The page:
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Poll: The Funniest Books?

laughing monkeyHumor is a slippery animal. Tough to pin down, to define, to describe. And what makes me laugh might make you groan or outrage you, or vice versa. But when it’s done right there’s nothing better. That’s one of the problems with just listing books that are funny. There is no “best” when it comes to funny books. Just best for me. Or you.

What I’m going to give you is a list of books that make me laugh every single time I pick them up (assuming I open them, of course). Not books that were funny to me in the past, but that were funny and still are funny to me.

I define humor as something that makes me laugh. that’s about it.

Humor ages poorly, but I feel like the medium of literature holds up a lot better than something like film. Movies that made me laugh in the 80s are, for the most part, the antidote for my smiles these days.

  • Don Quixote
  • Catch 22
  • A Confederacy of Dunces
  • A Confederate Yankee in King Arthur’s Court
  • Me Talk Pretty One Day
  • Every anthology of The Onion
  • Very Bad Poetry (my review)
  • The Stupidest Things Ever Said books by the Petras siblings
  • The Hitchhiker’s Guide To The Galaxy
  • Gargantua and Pantagruel
  • Gulliver’s Travels
  • His Monkey Wife
  • The Angry Clam
  • Candide
  • Out of Sheer Rage (my review)

I’m going to leave it there for now. If you have ever read a book that made you laugh, please help fill in the blanks and give everyone (meaning me!) some recommendations.


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  • Pim December 14, 2010, 2:39 am

    Terry Pratchet’s books are very funny, I thoroughly recommend them.
    Bill Bryson is very funny. After readiing his books I am now listening to them as I re”read” them as ausiobooks.

    There’s a new installment of the Hitchhiker’s guide written by Eoin Colfer which is pretty good.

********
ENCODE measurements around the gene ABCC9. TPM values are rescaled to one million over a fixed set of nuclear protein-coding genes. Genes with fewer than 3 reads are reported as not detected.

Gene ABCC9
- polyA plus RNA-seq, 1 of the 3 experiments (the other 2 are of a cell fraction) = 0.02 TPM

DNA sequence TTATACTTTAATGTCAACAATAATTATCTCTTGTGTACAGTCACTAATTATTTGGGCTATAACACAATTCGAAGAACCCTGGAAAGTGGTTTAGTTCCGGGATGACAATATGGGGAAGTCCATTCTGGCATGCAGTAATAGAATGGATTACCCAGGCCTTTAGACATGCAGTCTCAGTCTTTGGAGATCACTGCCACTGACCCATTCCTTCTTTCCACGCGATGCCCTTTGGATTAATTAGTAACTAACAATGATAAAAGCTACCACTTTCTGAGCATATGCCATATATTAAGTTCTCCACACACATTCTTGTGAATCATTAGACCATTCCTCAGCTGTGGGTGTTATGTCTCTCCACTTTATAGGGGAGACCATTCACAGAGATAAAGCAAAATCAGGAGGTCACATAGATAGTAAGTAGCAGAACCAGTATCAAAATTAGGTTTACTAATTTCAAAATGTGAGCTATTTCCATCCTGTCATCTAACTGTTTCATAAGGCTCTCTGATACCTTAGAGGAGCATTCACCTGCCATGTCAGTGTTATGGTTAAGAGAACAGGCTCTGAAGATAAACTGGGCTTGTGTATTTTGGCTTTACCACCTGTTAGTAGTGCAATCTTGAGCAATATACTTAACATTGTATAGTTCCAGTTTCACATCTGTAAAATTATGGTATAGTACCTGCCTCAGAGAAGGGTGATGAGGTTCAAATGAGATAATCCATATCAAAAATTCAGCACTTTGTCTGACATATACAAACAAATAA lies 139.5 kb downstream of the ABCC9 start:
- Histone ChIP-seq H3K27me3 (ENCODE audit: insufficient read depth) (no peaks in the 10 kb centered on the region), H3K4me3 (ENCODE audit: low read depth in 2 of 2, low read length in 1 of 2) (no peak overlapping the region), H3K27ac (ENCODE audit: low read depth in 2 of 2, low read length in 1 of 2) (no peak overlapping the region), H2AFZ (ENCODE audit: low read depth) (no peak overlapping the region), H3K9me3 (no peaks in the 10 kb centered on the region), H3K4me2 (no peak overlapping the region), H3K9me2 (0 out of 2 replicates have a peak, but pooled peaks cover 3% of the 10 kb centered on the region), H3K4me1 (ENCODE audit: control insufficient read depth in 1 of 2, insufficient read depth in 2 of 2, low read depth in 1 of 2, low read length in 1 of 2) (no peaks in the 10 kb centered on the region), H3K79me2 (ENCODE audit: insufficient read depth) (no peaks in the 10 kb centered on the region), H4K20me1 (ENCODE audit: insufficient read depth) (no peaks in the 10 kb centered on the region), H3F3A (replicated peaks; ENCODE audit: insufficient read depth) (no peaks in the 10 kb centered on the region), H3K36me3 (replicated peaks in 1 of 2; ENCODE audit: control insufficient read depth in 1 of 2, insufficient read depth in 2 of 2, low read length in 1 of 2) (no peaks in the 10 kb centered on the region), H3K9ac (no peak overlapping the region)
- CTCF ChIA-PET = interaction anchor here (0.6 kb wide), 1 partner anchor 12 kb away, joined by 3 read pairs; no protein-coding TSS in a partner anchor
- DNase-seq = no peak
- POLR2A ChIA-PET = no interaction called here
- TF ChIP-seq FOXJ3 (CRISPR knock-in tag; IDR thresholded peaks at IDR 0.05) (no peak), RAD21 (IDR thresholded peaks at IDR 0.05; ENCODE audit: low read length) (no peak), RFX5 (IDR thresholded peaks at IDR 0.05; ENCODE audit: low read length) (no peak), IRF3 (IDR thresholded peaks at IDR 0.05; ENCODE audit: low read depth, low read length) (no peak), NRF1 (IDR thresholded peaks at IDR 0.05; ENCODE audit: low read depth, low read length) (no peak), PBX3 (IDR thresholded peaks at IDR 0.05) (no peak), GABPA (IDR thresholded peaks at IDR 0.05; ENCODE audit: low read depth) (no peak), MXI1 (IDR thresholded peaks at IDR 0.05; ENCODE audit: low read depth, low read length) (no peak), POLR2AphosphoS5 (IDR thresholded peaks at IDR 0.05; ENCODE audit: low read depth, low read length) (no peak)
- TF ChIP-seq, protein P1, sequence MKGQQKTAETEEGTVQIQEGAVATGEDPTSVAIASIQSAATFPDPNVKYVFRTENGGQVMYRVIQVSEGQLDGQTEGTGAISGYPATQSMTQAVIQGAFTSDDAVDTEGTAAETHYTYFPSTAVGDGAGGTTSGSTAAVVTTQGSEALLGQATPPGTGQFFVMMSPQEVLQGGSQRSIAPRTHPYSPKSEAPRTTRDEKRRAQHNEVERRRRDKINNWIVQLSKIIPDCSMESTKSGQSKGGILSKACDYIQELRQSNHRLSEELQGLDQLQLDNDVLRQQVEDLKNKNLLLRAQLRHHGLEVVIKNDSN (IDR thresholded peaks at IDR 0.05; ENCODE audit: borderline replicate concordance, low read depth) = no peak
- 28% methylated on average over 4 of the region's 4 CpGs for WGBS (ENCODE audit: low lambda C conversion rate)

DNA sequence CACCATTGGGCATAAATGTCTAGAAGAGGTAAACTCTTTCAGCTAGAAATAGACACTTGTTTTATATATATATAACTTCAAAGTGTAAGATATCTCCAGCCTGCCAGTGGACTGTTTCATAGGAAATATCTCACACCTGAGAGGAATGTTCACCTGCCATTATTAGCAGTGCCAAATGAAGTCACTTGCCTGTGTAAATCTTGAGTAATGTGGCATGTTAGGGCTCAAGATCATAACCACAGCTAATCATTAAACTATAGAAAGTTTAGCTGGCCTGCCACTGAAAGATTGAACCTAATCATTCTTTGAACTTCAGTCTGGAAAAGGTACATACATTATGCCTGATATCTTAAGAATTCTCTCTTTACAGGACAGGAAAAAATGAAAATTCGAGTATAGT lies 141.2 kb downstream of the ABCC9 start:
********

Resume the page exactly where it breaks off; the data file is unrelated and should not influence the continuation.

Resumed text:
Those are the first books that I can think of.

  • Laurie December 14, 2010, 8:08 am

    The 13 Clocks, by James Thurber. Maybe not laugh-out-loud, but witty. Thurber has fun with words. Something probably both kids and adults can enjoy, for different reasons. I haven’t read it in awhile, but it is a lot of fun. Don’t miss it if you can.

    • Josh Hanagarne December 14, 2010, 11:28 am

      Thurber is as good as it gets. I love the 13 Clocks and so few people have even heard of it.

  • Heather December 14, 2010, 8:48 am

    I second A Confederacy of Dunces. I also would suggest Daniel Pinkwater’s “Young Adult Novel” and “Wempires.” “Breakfast of Champions” always makes me giggle like an idiot too. I also like Tom Robbins’ stuff.

    • Josh Hanagarne December 14, 2010, 11:28 am

      I haven’t heard of either of those Pinkwater books. I love Robbins and Breakfast of Champions is absolutely spot on, you’re right.

    • Will December 15, 2010, 12:57 pm

      Hell yeah Heather! I posted my reply before reading the other ones. You are good to go by me.

  • Michelle December 14, 2010, 10:07 am

    The first few of the Jhereg series by Steven Brust. The later ones still have their funny moments, but they get pretty serious too. The books are about a hired assassin in a fantasy world who has a familiar, a dragon like creature named Loiosh that usually sits on his shoulder and makes cynical comments that only the assassin can hear. Probably the most repeated line in the series is, “Shut up Loiosh.”